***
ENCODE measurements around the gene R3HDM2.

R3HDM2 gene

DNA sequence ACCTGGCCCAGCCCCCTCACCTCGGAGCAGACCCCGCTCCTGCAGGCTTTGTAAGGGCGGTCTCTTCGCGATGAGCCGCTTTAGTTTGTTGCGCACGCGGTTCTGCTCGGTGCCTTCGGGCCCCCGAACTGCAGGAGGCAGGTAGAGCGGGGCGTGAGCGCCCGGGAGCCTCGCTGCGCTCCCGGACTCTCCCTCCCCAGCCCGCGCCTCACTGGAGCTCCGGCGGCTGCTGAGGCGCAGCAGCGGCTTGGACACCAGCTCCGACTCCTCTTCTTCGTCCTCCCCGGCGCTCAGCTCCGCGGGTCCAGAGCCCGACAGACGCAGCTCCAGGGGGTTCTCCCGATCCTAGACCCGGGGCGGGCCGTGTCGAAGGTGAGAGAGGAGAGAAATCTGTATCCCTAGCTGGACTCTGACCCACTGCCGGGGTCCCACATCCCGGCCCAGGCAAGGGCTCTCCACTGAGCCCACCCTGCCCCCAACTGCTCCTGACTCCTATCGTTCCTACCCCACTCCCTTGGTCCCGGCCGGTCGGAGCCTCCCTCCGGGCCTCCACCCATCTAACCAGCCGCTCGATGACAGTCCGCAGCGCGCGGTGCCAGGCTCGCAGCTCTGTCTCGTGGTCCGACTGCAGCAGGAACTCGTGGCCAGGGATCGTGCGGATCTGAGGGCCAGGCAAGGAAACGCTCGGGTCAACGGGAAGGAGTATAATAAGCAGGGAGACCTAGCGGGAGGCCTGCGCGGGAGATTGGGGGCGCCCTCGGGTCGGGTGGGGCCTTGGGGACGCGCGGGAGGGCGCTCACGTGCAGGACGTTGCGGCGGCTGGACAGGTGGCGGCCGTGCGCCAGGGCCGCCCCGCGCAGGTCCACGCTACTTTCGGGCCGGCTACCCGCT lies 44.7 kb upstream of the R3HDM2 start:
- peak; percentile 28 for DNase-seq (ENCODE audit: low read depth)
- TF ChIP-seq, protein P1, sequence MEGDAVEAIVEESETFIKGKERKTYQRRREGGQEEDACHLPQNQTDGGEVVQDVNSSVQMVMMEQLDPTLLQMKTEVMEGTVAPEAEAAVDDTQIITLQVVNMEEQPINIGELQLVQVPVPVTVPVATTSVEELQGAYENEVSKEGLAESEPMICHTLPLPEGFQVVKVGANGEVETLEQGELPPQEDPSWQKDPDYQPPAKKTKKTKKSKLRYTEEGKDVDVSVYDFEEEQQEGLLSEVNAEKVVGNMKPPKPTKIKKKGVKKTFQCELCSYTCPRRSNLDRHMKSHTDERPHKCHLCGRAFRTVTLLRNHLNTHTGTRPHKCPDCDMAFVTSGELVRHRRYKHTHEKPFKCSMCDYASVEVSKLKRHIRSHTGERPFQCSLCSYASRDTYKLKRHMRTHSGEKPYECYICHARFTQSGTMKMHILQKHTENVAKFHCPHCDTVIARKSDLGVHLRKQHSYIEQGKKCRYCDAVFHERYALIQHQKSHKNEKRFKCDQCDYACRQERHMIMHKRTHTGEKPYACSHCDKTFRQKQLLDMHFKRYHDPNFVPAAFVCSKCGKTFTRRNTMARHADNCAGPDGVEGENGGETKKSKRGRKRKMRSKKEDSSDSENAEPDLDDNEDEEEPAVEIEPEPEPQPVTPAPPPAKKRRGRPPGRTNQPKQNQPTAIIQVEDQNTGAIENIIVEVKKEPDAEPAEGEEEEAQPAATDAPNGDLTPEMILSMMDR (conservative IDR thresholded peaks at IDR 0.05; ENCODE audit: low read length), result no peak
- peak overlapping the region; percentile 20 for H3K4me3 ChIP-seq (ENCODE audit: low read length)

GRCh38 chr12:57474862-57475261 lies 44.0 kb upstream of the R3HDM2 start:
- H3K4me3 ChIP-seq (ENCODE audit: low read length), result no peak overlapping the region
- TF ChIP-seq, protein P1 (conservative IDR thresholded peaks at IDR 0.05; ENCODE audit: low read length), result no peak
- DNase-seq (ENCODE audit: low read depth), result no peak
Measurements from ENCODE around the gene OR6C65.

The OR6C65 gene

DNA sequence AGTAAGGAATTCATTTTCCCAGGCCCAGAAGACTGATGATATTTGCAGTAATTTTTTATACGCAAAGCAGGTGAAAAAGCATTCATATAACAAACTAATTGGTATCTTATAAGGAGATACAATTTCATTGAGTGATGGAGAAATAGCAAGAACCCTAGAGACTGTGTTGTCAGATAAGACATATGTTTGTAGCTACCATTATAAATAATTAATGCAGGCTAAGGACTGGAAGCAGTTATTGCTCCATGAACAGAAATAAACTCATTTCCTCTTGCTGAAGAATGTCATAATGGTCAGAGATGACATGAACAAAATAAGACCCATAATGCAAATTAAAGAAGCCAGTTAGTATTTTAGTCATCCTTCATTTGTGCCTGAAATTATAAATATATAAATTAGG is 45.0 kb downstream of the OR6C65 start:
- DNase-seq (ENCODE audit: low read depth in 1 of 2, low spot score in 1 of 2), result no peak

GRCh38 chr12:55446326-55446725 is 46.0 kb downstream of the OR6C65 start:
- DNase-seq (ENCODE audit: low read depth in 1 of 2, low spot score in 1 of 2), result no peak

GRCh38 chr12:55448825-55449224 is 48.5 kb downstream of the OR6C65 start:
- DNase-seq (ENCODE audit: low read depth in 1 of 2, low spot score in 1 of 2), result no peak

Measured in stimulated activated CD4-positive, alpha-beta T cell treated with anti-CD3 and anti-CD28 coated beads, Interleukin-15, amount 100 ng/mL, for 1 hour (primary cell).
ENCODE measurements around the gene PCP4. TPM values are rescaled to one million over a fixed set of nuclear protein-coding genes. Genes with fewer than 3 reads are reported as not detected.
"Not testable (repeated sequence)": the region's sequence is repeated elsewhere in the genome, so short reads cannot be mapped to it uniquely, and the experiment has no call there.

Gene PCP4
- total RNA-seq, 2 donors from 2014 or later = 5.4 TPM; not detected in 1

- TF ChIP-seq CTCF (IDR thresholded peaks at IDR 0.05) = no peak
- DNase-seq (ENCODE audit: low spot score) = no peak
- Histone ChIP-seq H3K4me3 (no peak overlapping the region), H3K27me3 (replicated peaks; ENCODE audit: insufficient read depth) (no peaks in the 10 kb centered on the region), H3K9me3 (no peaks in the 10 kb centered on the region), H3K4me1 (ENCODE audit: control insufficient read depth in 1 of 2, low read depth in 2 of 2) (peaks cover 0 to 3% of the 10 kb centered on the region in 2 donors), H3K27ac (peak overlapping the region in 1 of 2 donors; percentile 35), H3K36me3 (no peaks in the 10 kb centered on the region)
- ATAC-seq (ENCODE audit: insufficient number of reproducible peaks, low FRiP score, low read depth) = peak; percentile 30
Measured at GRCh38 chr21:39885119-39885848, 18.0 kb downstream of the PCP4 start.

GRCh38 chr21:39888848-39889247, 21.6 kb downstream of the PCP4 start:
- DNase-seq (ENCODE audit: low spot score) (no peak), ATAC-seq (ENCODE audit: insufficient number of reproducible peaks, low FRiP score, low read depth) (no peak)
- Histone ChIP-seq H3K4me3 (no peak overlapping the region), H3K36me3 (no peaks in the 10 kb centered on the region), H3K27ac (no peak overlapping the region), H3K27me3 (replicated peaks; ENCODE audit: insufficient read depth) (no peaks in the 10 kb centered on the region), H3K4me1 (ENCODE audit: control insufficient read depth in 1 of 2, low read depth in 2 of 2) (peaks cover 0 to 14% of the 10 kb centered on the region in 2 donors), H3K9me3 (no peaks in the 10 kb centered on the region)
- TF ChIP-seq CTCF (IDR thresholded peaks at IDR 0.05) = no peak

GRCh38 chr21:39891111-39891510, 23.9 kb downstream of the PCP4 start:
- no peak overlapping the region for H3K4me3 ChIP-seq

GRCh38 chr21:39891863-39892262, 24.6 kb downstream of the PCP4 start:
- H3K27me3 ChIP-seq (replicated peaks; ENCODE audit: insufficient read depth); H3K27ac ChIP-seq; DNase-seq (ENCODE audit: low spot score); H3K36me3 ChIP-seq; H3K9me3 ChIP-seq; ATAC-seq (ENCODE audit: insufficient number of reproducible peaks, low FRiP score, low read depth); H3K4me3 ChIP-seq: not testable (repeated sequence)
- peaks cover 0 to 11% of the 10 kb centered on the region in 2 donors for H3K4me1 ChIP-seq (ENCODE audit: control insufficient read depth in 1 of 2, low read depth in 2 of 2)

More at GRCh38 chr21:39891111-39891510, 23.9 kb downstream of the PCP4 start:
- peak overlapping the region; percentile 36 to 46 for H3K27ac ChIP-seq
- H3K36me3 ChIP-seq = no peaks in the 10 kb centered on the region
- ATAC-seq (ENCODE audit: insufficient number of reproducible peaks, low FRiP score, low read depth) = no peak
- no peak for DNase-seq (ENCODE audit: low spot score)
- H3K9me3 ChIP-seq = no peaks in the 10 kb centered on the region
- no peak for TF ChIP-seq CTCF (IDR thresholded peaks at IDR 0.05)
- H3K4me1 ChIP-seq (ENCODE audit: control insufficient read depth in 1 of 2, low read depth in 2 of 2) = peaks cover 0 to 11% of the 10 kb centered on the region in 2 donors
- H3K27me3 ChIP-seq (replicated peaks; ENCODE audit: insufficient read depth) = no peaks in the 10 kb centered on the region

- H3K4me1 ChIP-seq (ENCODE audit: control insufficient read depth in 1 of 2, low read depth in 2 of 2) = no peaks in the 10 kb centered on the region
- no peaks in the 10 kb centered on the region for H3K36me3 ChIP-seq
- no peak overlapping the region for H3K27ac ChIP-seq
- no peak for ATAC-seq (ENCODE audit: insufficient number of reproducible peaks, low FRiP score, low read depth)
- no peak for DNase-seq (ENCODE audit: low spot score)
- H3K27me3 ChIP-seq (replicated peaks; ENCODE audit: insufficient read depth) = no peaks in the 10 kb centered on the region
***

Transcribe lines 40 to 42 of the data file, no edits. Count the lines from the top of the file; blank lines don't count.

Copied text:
- H3K36me3 ChIP-seq = no peaks in the 10 kb centered on the region
- ATAC-seq (ENCODE audit: insufficient number of reproducible peaks, low FRiP score, low read depth) = no peak
- no peak for DNase-seq (ENCODE audit: low spot score)